Steve was born and educated in Sydney, Australia. He studied law and psychology at Sydney University and worked as a lawyer in Sydney for several years. He did a postgraduate degree in law at Oxford University in the U.K.
Steve was a Senior Scholar at the Burns Academy of Leadership at the University of Maryland from 2006-2009. In the Fall of 2009, Steve was a Visiting Fellow at All Souls Colleges, Oxford University, UK.
The Benefits of Knowledge Management: Communication Tactics for Leaders
Steve Denning is a leader in public knowledge, pushing the envelope in the ideologies of business, leadership and communication. His insight on effective tactics and strategies is highly engaging. He found that, in dealing with unexpected change and an overflow of information, the best format for persuasion is storytelling. The process of finding leadership within the chaotic atmosphere of the business world appears complex, but can be overcome with diligence and commitment. Attempting to shift a slow-moving public company is daunting. Denning tried many tactics of proposition before being successful. All humans can relate to a story and see the rational decisions and consequences being played out. He therefore developed a theory of rhetorical narrative which resulted in more concise levels of communication.
In this speech, author Steve Denning defines "radical management" and shows how it can be an effective way to lead team members in a business. He explains that radical management is everything that traditional management isn't, and demonstrates how this is so. Radical management works with the ever-changing environment of the current working world and simultaneously creates deep job satisfaction, high productivity, client delight and continuous innovation. In this interesting speech, Steve Denning uses examples from his book, 'The Leader's Guide to Radical Management: Reinventing the Workplace for the 21st Century,' to show how this new form of management is becoming increasingly more popular in the world of business and how viewers of this presentation can apply it into their own lives.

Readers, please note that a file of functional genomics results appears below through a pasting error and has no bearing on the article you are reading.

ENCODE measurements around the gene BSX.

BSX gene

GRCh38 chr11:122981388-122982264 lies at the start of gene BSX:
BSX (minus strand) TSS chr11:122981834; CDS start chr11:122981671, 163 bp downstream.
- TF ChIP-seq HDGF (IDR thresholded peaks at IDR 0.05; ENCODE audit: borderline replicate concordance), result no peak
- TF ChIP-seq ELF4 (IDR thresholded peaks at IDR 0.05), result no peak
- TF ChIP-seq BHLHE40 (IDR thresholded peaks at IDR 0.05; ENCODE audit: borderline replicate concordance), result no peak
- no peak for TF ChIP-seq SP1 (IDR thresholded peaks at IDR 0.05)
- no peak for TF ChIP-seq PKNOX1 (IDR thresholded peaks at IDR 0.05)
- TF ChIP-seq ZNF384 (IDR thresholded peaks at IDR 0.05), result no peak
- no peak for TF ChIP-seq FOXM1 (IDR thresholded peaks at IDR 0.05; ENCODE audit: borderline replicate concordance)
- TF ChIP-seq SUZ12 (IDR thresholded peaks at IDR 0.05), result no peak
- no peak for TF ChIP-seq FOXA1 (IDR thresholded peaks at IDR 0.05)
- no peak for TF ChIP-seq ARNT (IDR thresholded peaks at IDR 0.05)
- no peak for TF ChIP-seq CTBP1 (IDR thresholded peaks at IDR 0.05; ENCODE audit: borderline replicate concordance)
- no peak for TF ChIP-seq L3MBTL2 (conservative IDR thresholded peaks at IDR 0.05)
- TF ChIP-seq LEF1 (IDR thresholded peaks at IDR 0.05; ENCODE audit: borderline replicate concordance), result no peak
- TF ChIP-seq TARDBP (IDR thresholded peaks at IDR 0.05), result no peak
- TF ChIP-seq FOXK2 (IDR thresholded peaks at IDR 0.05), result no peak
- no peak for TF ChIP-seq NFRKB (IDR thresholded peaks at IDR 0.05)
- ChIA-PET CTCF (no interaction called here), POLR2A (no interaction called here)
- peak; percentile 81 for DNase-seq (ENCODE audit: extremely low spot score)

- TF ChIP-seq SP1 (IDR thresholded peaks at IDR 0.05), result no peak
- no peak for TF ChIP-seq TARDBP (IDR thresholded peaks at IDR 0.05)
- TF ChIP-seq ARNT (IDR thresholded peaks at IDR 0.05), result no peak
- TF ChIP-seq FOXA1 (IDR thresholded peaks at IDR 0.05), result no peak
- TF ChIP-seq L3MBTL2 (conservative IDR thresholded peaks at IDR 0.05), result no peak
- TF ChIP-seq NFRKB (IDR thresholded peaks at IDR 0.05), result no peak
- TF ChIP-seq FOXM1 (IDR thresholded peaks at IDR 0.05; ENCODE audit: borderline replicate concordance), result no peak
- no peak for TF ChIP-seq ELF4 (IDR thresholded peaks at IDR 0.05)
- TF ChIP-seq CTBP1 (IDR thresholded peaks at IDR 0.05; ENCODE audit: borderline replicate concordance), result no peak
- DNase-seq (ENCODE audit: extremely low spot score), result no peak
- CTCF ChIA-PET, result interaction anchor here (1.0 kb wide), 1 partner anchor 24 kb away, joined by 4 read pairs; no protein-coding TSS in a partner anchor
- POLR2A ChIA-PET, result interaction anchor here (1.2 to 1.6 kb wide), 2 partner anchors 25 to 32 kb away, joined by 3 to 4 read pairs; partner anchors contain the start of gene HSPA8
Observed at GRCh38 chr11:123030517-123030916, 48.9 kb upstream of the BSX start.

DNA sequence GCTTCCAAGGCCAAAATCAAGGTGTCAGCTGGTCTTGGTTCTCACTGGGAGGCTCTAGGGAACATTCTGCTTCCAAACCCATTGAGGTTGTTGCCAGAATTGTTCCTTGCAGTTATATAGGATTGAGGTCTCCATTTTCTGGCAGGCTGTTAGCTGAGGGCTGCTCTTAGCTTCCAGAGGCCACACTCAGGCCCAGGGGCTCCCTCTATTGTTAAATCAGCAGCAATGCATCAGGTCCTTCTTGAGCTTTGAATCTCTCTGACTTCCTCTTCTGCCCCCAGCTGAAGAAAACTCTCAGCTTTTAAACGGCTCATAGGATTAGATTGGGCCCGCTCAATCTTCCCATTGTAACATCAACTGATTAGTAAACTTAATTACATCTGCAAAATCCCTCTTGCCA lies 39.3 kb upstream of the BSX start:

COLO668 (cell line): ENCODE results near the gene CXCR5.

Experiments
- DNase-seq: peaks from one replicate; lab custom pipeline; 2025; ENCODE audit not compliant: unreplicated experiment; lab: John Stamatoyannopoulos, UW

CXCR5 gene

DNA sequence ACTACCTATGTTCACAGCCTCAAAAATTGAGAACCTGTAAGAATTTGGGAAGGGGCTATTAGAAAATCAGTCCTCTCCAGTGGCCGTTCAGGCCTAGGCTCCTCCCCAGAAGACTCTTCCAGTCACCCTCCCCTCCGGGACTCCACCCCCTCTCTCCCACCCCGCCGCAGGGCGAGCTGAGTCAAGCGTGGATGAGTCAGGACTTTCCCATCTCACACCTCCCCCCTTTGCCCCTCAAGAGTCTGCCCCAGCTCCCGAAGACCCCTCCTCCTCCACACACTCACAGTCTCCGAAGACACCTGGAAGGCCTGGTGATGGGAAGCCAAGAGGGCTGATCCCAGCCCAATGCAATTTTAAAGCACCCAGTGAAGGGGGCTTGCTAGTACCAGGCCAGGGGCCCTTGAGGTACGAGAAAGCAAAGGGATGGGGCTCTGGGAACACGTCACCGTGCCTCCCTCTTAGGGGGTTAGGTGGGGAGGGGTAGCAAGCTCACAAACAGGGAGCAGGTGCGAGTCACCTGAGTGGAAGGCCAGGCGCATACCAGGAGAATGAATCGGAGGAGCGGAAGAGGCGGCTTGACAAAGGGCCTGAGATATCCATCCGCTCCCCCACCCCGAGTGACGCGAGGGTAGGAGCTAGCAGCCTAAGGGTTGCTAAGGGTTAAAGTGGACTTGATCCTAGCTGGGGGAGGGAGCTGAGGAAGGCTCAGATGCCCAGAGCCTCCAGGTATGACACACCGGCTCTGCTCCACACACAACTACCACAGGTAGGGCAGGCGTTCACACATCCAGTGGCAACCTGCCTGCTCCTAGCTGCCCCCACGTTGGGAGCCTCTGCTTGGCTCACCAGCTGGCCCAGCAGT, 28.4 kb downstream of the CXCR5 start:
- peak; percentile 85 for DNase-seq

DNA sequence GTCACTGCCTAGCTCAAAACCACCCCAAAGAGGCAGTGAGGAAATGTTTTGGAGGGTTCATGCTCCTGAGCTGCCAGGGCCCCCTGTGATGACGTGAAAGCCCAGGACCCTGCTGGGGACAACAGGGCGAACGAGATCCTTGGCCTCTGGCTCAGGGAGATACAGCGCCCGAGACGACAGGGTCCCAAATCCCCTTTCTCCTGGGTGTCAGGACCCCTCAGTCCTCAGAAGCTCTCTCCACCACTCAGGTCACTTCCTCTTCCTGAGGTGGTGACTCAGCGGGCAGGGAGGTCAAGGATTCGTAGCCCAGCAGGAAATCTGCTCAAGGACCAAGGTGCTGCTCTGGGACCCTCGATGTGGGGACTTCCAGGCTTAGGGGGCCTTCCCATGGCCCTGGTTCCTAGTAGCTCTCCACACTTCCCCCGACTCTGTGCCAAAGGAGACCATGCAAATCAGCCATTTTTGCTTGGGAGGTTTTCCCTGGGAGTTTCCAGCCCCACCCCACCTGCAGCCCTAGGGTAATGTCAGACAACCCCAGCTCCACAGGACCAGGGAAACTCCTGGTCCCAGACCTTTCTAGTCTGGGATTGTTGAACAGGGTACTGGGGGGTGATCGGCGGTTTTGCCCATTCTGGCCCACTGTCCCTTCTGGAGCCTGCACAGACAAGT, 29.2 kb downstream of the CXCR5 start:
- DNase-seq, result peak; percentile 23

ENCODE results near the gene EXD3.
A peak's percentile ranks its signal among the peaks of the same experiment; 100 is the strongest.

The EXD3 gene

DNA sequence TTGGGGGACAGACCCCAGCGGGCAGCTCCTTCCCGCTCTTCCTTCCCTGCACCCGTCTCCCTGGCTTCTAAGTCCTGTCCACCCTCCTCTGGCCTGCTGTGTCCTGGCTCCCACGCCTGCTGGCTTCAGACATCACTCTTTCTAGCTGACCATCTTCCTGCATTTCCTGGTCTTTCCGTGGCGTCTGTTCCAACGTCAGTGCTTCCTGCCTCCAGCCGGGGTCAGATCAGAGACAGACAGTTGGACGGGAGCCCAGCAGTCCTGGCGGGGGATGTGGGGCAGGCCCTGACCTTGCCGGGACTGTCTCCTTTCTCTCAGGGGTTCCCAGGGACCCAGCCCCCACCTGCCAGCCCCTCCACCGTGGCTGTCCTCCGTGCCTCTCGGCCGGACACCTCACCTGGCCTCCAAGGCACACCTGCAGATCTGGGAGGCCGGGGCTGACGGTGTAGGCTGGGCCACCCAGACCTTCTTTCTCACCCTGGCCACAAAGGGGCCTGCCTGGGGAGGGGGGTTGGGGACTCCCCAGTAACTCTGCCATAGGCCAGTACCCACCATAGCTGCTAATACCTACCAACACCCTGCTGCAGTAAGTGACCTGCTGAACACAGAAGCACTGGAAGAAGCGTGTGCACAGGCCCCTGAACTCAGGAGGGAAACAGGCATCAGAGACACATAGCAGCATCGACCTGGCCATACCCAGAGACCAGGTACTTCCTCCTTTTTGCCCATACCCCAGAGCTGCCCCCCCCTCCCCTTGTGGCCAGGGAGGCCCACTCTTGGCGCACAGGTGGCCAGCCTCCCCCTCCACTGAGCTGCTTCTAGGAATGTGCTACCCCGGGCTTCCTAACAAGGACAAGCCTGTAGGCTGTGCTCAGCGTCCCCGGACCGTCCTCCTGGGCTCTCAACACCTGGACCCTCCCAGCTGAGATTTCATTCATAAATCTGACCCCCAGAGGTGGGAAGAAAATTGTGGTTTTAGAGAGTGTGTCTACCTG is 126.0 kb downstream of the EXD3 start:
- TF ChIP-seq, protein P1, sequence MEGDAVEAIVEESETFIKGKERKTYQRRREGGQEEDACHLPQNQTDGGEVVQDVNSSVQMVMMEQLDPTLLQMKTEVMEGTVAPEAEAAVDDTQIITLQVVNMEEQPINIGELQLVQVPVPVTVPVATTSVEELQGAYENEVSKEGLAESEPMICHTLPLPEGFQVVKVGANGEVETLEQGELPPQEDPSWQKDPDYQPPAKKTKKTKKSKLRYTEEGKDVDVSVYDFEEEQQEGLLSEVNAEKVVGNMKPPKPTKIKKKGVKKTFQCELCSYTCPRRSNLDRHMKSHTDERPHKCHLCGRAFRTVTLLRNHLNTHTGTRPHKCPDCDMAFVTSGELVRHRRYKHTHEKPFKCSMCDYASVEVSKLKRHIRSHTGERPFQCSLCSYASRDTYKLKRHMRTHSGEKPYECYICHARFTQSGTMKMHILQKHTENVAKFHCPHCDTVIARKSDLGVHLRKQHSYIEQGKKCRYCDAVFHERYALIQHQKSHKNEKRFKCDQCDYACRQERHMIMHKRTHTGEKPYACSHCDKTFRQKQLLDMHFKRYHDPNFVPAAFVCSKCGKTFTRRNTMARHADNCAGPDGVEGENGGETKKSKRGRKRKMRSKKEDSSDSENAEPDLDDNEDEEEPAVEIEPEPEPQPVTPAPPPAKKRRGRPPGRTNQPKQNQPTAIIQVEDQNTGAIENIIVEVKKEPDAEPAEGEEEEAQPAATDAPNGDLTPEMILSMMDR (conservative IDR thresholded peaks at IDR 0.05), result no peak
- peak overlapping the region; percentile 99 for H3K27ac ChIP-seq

What’s Next for Agile: Strategic Agility
If Agile only creates great workplaces for software developers, but doesn’t generate better business outcomes, its life expectancy will be short. Many organizations embraced Agile management assuming that cost reductions, time savings and quality enhancements for existing customers (i.e. operational Agility) will yield financial gains. Owing to increased competitive pressures this assumption often proves incorrect. Dramatic recent instances include Intel and GE. Major financial gains are more likely to come from Strategic Agility, i.e. generating innovations that create entirely new markets and that turn non-customers into customers. Instead of being slightly better than everybody else in a crowded field, a firm practicing Strategic Agility creates new markets and dominates them. Profit margins are bigger, and the value to society is often larger. The talk will cover what’s involved in achieving Strategic Agility, including a playbook for systematically generating market-creating innovations, and the necessary shift in culture that is required.